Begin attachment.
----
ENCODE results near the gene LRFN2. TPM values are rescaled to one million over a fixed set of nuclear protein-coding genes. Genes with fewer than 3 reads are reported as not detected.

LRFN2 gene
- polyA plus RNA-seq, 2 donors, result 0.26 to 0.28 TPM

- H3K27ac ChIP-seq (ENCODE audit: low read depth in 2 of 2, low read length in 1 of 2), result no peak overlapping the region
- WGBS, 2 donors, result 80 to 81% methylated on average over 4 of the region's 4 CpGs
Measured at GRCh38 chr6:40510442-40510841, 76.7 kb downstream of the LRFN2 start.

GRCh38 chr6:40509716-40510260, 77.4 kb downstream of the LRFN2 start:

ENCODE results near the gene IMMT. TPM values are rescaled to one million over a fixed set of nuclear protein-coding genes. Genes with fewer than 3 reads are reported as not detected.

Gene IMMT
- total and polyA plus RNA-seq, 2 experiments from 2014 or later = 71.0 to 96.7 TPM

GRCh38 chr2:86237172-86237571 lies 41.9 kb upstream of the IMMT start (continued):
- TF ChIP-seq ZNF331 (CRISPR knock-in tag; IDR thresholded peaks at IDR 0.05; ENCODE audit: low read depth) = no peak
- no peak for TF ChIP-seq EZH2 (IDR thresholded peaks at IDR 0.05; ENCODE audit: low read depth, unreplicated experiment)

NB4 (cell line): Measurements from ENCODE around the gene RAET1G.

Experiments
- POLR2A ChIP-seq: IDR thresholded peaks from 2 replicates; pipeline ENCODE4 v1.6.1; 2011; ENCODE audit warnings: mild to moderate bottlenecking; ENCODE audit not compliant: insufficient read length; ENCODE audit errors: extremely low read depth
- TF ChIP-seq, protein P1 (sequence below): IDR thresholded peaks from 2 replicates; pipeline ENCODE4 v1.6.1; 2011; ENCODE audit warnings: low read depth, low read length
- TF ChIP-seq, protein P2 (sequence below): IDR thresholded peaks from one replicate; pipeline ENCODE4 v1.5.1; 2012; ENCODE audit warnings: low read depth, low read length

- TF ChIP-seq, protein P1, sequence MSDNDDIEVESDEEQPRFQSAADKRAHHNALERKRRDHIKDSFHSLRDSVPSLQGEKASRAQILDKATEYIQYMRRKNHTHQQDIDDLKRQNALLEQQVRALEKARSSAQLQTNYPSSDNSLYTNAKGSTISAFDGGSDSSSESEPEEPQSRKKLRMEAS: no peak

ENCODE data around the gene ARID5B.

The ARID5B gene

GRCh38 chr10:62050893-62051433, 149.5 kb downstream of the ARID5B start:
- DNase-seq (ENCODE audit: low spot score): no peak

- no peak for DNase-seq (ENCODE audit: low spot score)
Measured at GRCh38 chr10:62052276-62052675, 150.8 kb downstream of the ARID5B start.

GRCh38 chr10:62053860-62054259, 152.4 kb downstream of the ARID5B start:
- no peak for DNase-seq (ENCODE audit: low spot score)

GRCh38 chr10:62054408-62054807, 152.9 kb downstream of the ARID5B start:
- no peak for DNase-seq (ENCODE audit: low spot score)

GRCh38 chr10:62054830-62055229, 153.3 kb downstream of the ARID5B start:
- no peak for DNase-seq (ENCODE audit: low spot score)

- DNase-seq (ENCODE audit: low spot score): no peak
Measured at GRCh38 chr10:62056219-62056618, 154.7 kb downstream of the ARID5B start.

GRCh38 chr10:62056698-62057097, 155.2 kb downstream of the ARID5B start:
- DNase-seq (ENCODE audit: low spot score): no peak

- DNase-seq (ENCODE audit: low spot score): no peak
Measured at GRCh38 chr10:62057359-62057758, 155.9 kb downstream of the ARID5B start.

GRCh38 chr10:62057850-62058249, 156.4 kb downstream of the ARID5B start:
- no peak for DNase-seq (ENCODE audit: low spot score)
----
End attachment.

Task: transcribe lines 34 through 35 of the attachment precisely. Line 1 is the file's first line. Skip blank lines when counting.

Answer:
GRCh38 chr10:62056698-62057097, 155.2 kb downstream of the ARID5B start:
- DNase-seq (ENCODE audit: low spot score): no peak